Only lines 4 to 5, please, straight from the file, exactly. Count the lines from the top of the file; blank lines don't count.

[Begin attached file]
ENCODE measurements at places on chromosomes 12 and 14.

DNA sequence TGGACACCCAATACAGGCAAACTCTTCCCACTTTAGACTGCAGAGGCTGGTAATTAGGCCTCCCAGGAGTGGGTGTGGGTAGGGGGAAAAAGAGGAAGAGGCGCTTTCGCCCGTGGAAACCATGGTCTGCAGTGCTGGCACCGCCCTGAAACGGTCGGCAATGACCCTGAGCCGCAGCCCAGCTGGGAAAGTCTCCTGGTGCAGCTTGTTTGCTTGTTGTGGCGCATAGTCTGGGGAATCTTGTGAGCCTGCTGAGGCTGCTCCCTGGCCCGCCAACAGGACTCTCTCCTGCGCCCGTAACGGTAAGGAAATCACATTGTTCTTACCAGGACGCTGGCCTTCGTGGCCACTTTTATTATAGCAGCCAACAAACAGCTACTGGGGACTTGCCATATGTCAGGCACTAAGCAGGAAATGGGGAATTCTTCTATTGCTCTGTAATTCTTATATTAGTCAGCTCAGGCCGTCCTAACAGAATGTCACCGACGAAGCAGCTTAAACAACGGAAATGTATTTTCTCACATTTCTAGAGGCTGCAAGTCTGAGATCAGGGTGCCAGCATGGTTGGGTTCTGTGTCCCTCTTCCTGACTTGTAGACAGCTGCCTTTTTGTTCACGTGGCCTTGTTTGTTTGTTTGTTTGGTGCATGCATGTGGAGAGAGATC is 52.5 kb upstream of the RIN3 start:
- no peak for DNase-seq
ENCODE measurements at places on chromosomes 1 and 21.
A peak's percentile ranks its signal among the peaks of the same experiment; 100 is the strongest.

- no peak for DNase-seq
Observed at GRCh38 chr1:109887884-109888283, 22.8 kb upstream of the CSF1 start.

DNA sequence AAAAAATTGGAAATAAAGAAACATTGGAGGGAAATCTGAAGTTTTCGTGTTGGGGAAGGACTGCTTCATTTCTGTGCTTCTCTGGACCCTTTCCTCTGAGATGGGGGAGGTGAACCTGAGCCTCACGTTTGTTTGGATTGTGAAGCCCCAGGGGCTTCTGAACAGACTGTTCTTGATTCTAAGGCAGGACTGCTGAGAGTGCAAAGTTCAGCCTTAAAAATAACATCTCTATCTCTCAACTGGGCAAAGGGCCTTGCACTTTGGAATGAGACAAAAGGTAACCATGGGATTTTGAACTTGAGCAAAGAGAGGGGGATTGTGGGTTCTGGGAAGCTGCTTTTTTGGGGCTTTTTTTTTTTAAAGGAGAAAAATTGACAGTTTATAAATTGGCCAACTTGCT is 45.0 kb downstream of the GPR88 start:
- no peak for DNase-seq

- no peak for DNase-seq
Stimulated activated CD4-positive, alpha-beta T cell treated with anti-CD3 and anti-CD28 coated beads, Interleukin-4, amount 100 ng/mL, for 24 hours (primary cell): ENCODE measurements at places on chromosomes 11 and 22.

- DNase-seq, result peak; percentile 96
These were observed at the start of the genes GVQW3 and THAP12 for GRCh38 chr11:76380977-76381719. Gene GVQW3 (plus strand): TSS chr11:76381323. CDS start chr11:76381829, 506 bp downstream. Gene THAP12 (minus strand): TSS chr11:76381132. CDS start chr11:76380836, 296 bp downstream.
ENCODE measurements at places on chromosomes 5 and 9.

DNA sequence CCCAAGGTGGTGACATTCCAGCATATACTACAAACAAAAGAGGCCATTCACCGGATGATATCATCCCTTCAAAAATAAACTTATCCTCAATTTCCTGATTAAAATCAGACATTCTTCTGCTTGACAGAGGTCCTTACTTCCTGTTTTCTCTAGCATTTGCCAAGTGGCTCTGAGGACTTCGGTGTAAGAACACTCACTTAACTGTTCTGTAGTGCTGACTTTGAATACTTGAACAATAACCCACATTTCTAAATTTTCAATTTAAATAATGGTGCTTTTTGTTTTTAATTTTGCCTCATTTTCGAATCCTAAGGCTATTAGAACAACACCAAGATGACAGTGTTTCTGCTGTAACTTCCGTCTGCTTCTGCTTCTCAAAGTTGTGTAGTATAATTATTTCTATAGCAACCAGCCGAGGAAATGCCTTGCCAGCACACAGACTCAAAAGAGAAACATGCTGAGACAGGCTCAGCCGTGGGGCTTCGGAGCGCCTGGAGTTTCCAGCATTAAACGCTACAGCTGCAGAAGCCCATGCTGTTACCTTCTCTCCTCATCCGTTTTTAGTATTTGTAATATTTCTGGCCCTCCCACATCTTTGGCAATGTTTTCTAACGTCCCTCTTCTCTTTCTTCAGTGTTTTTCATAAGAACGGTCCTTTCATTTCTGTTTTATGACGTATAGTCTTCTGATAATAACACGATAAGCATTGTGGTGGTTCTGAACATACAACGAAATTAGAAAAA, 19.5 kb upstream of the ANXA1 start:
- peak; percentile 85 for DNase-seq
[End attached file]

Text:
ENCODE measurements at places on chromosomes 1 and 21.
A peak's percentile ranks its signal among the peaks of the same experiment; 100 is the strongest.